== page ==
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Black History Month

2006 - Celebrating Community: A Tribute to Black Fraternal, Social and Civic Institutions

This year marks the 100th anniversary of the founding of the first continuous, collegiate black Greek letter fraternity, Alpha Phi Alpha. Established in an age when racial segregation and disenfranchisement plagued African Americans, the rise of each of the black fraternities and sororities that make up the "Divine Nine" bore witness to the fact that despite hardships African Americans refused to assent to a status of inferiority. Serving more than just their immediate members, the "Divine Nine" joined with the National Association of Colored Women's Clubs, the Prince Hall Masons, and Eastern Stars, the Urban League, and other civic organizations to provide service to the entire black community. Rosa Parks exemplified what one member of a community can achieve.

The "Divine Nine" are composed of the following:

Iota Phi Theta

Hugo A. Owens African American Cultural Center

Dr. Hugo A. Owens and then ODU President James V. Koch at the dedication of the Hugo A. Owens African American Cultural Center in 1991. (Photograph courtesy of University Archives, University Photograph Collection)

With specific focus on the six ODU Chapters of the "Divine Nine," as well as an emphasis on other campus African American civic and social organizations like the Hugo A. Owens African American Cultural Center, this year's exhibit enhances knowledge about the ODU African American fraternal, social, and civic communities in conjunction with ODU's ongoing 75th anniversary celebration.

Currently at ODU, six of the "Divine Nine" have chapters on campus. As illustrated in the following table, those six chapters include three fraternities and three sororities.

Divine Nine Frat/Soror
ODU Chapter
Chapter Founded
April 24, 1977
Tau Lambda
Fall 1983
March 17, 1974
Sigma Gamma Rho Sorority
March 20, 1982
November 15, 1987

National Pan-Hellenic Council

However, no discussion of the "Divine Nine" would be inclusive without mentioning the National Pan-Hellenic Council, formed in 1930. The stated purpose and mission of the organization in 1930 was “Unanimity of thought and action as far as possible in the conduct of Greek letter collegiate fraternities and sororities, and to consider problems of mutual interest to its member organizations.” Early in 1937, the organization was incorporated under the laws of the State of Illinois and became known as “The National Pan-Hellenic Council, Incorporated.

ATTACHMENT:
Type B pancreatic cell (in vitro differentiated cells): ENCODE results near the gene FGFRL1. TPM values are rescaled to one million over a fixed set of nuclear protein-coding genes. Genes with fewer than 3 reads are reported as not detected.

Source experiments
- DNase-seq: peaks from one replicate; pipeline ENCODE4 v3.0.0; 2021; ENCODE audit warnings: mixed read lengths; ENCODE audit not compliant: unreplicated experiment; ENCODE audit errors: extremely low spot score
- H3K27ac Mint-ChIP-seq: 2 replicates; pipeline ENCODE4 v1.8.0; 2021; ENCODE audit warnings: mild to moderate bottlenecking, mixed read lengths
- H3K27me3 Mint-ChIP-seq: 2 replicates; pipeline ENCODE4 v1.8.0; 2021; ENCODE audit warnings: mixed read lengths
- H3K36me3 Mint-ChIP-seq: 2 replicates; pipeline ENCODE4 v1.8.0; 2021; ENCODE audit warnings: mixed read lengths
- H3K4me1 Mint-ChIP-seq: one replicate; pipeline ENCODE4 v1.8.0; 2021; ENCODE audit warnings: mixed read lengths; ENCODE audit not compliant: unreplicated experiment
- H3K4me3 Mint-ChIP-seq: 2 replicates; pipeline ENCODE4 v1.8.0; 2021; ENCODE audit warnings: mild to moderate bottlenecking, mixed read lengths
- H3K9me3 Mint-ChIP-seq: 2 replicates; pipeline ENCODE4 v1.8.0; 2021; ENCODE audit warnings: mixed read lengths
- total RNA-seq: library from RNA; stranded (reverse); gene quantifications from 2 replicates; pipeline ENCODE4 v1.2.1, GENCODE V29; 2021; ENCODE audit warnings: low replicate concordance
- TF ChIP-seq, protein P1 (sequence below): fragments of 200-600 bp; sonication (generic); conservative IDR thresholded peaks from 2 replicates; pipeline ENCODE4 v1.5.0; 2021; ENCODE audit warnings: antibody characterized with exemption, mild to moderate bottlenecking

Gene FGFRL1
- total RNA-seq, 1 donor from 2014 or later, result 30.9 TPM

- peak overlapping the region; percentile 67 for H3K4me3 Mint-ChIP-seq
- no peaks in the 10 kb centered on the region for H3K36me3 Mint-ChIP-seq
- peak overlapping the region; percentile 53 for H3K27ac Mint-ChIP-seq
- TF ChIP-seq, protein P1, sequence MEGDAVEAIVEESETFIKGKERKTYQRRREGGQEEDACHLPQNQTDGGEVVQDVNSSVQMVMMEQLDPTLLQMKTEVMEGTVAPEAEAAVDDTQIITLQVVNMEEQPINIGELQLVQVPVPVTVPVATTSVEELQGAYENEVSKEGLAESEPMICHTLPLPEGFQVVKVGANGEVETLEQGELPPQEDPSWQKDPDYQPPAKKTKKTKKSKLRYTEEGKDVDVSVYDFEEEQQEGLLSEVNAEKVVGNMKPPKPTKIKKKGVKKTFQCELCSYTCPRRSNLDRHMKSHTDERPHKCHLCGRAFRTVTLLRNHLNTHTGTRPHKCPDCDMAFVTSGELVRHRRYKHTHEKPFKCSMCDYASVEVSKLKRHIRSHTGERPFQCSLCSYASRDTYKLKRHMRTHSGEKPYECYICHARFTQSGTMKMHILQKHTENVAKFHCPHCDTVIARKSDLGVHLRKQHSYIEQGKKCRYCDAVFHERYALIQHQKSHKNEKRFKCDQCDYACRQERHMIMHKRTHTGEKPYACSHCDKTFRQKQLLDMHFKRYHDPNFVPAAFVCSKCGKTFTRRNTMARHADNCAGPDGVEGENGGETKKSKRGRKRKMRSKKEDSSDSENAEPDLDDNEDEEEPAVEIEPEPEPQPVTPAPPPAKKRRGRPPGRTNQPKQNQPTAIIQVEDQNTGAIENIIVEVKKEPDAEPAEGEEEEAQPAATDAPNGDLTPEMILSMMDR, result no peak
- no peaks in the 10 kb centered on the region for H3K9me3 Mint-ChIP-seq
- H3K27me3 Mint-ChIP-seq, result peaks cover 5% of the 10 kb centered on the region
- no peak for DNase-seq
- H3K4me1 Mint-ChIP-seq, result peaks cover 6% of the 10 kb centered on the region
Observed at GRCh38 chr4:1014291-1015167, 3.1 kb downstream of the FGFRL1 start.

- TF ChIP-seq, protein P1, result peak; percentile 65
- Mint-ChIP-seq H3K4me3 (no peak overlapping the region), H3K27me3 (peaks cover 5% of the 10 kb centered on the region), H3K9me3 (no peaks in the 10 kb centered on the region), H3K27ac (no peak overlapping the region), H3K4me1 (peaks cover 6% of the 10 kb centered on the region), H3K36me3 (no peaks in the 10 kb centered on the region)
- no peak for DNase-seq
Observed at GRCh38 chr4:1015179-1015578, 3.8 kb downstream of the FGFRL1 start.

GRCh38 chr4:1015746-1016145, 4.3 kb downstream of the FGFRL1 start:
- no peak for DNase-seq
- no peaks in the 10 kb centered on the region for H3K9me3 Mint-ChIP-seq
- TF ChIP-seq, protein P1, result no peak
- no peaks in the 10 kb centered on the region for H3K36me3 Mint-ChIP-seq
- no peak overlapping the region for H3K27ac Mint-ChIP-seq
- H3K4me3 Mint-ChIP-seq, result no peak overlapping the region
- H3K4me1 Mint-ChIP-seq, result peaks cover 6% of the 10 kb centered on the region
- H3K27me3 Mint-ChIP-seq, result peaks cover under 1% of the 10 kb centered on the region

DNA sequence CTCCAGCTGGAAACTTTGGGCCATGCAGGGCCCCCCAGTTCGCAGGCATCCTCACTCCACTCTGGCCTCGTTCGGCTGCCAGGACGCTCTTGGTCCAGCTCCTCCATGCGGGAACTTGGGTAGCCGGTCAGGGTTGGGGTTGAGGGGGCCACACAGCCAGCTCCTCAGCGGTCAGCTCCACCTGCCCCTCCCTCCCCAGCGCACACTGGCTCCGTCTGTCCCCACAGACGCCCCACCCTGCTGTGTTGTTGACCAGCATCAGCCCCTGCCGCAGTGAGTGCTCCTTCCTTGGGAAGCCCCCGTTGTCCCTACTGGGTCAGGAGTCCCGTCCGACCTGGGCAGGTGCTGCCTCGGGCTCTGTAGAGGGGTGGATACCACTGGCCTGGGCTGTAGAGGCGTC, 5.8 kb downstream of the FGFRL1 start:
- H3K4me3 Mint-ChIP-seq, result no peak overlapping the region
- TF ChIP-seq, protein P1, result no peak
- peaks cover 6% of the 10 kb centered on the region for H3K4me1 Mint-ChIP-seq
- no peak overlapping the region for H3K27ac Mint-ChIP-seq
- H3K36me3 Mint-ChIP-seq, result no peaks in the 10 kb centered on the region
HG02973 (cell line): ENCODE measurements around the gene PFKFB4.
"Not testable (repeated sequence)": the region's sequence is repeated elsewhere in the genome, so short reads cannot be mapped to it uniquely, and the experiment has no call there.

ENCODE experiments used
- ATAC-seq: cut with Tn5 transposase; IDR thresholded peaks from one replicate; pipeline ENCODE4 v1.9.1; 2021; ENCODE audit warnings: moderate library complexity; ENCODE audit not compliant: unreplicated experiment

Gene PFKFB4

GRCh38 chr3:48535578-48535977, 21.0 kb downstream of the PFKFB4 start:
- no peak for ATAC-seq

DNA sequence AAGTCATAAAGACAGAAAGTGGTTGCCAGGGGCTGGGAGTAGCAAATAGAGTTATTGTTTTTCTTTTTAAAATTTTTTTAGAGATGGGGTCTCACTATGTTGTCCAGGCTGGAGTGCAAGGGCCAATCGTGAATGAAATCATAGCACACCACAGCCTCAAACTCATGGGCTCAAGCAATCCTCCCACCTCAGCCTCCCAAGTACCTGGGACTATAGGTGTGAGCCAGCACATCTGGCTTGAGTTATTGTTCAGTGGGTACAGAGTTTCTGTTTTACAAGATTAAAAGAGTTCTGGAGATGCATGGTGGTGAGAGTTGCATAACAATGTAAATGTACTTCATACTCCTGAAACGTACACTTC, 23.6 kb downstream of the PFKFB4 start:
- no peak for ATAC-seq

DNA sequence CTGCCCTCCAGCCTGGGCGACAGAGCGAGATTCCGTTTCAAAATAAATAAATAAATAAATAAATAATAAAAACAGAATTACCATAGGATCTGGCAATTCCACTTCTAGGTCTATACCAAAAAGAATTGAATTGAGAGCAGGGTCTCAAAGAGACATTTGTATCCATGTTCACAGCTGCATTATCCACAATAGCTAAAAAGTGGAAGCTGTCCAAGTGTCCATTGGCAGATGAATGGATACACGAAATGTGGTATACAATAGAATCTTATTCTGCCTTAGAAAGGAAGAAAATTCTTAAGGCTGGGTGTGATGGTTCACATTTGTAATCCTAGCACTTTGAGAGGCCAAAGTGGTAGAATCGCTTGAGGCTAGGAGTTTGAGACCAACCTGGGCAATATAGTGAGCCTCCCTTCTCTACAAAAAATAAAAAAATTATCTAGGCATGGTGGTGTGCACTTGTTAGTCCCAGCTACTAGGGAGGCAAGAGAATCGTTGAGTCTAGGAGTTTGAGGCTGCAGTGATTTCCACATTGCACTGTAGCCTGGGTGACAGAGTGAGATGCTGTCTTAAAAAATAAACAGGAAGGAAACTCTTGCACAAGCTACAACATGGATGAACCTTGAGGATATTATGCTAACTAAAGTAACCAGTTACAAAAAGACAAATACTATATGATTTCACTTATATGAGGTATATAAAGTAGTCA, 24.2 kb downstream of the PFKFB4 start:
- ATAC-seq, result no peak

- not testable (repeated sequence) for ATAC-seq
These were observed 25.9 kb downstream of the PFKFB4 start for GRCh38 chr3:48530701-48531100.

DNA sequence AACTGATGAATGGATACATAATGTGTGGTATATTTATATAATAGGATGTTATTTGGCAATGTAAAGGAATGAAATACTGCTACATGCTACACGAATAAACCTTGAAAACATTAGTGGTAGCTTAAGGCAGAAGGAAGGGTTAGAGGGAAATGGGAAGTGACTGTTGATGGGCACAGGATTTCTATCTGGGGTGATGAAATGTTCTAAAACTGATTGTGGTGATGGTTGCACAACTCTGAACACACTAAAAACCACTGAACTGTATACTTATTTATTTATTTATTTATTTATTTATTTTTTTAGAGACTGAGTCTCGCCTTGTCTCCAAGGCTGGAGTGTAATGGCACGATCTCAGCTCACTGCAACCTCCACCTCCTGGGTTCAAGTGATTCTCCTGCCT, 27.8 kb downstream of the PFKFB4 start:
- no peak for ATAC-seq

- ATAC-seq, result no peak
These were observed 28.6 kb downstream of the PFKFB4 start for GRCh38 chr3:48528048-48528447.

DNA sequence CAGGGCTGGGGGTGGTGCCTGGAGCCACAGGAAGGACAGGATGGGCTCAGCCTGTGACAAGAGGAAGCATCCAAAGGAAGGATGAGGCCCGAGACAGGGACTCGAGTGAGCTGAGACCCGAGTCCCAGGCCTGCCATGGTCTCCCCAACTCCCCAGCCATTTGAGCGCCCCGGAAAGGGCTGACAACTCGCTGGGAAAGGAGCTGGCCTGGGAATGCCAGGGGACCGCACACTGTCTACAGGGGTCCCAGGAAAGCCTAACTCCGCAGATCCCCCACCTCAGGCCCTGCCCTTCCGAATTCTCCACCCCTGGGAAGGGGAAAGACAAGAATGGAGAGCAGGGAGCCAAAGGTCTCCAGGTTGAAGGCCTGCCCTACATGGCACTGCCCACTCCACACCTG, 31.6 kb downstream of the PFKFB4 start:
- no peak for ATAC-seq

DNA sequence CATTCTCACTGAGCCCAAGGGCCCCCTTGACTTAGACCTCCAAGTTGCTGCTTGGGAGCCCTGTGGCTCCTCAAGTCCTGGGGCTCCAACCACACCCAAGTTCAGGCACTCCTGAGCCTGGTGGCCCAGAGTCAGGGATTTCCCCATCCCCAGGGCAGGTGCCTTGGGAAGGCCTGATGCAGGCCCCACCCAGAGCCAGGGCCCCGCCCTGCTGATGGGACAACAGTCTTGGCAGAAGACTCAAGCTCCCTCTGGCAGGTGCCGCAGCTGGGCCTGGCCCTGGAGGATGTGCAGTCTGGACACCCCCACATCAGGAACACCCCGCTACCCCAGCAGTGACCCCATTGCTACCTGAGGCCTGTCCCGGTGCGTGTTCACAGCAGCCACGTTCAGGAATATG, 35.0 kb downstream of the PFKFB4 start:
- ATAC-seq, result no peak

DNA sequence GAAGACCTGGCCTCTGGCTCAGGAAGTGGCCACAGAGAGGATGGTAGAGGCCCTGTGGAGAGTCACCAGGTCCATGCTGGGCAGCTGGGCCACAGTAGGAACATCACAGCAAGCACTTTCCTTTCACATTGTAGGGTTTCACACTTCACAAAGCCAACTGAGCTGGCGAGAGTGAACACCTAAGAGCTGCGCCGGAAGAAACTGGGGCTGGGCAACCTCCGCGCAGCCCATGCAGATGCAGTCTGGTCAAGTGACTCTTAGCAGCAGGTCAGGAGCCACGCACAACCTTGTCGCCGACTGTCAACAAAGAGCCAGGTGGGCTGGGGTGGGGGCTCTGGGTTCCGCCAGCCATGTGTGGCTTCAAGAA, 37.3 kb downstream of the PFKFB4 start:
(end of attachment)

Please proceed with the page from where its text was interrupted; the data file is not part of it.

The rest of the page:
While the role of religious organizations in fostering community has been clearly recognized, the extent of the influence of other African American fraternal, social, and civic organizations have not been fully appreciated in the context of their role as a community builders. This exhibit attempts to place one campus community's organizations within the context of their larger dynamic African American student body presence.

Rosa Parks Bibliography

A Tribute in conjunction with the 2006 Celebration of Community.

All books with call numbers are owned by ODU Libraries and may be checked out by ODU students, faculty, and staff. Those books listed without call numbers can be obtained through Interlibrary Loan.


Abdul-Jabbar, Kareem. Black profiles in courage: A legacy of African American achievement. NY: William Morrow & Company, 1996.

Brinkley, Douglas. Rosa Parks. NY: Viking, 2000. F334.M753 P373 2000

Dove, Rita. On the Bus with Rosa Parks: Poems. NY: W.W. Norton & Company, 1999. PS3554.O884 O52 1999

Gray, Fred D. Bus ride to justice: Changing the system by the system: The life and works of Fred D. Gray, preacher, attorney, politician. AL: Black Belt Press, 1995.

Hughes-Wright, Roberta. The Birth of the Montgomery Bus Boycott. MI: Charro Press, 1991.

Kohl, Herbert. She Would Not Be Moved: How We Tell the Story of Rosa Parks and the Montgomery Bus Boycott. NY: New Press, 2005. F334.M753 P375 2005

Marable, Manning and Leith Mullings, eds. Let nobody turn us around: Voices of resistance, reform, and renewal: an African American anthology. MI: Rowman & Littlefield, 2000. E184.6 .L48 2000

Parks, Rosa. Quiet Strength: the faith, the hope, and the heart of a woman who changed a nation. MI: Zondervan Publishing House, 1994. F334.M79P37 1994